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Bellwether Microfinance Fund Pvt. Ltd vs. ITO (ITAT Hyderabad)


August 18th, 2014


S. 14A: For Rule 8D(2)(i) only expenditure relating to investments resulting in tax-free income can be considered. For Rule 8D(2)(iii) all investments, whether yielding tax-free income or not, have to be considered

Rule 8D(2)(i) speaks of expenditure directly relating to income which does not form part of “total income”. In the context of s. 2(45) & s. 5, the expression ‘total income’ in Rule 8D(2)(i) must relate to an income which is sought to be assessed. Therefore, only expenditure directly relating to income which is earned either on receipt basis or on accrual basis and which does not form part of total income of a particular assessment year can be disallowed under clause (i) of Rule 8D(2). However, while computing disallowance under Rule 8D(2)(iii), the average of the total investment of the assessee as appearing in the balance sheet on the first day and last day of the year irrespective of the fact whether it has yielded income or not can be considered for the purpose of disallowance.


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ACIT vs. Iqbal M. Chagala (ITAT Mumbai)


August 16th, 2014


S. 14A & Rule 8D cannot be applied in a mechanical manner. Disallowance cannot exceed expenditure claimed as a deduction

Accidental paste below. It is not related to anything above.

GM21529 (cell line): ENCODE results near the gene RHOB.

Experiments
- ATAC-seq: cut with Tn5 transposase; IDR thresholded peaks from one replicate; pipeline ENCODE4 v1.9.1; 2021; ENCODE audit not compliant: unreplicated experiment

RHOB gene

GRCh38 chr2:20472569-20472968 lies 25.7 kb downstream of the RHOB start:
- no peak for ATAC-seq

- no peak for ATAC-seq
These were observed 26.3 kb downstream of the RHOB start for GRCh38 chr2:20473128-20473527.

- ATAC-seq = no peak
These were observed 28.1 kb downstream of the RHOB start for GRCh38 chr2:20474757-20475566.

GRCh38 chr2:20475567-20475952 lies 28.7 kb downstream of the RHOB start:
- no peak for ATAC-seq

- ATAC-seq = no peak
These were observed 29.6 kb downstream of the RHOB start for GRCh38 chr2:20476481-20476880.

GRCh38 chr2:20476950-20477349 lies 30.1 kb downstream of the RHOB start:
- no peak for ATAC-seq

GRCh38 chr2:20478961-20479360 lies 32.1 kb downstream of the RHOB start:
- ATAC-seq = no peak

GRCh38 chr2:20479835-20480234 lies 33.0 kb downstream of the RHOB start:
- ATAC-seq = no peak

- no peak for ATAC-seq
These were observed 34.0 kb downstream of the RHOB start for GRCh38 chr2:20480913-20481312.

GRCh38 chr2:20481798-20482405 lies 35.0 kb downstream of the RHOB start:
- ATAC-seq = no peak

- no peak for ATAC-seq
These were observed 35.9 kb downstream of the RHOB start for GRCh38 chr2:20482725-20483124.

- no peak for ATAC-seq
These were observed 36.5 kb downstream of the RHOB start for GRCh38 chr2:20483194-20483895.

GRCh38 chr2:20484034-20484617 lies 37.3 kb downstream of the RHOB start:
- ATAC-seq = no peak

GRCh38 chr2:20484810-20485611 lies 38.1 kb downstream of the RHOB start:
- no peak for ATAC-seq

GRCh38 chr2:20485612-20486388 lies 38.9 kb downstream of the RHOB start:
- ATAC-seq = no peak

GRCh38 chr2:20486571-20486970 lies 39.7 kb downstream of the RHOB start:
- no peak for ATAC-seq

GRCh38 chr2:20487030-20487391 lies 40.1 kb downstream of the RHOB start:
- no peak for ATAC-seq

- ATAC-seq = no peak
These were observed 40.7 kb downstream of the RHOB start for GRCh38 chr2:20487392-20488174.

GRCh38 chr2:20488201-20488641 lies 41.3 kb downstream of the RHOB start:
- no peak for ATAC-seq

The assessee had debited direct expenses on account of dematerialization and STT in the capital account and not in the Profit and loss account. The AO had presumed that the assessee had must have incurred some expenditure under the heads salary, telephone and other administrative charges for earning the exempt income. It is further found that the total expenditure claimed by the assessee for the year is about 13 lakhs and the AO had made a disallowance of about Rs.16 lakhs. He has just adopted the formula of estimating expenditure on the basis of investments. But, the justification for calculating the disallowance is missing. The assessee had not claimed any expenditure in its P&L account and so the onus was on the AO to prove that out of the expenditure incurred under various heads were related to earning of exempt income. Not only this he had to give the basis of such calculation. In any manner disallowance of Rs.16.35 lakhs as against the total expenditure of Rs.13 lakhs claimed by the assessee in P&L account is not justified. Rule 8D cannot and should not be applied in a mechanical way. Facts of the case have to be analyzed before invoking them. Consequently the disallowance is deleted (Justice Sam P. Bharucha 53 SOT 192 (Mum) referred)


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ACIT vs. M. Baskaran (ITAT Chennai)


August 15th, 2014


S. 14A/ Rule 8D: No disallowance can be made if there is no exempt income. Cheminvest (SB) & CBDT Circular are not good law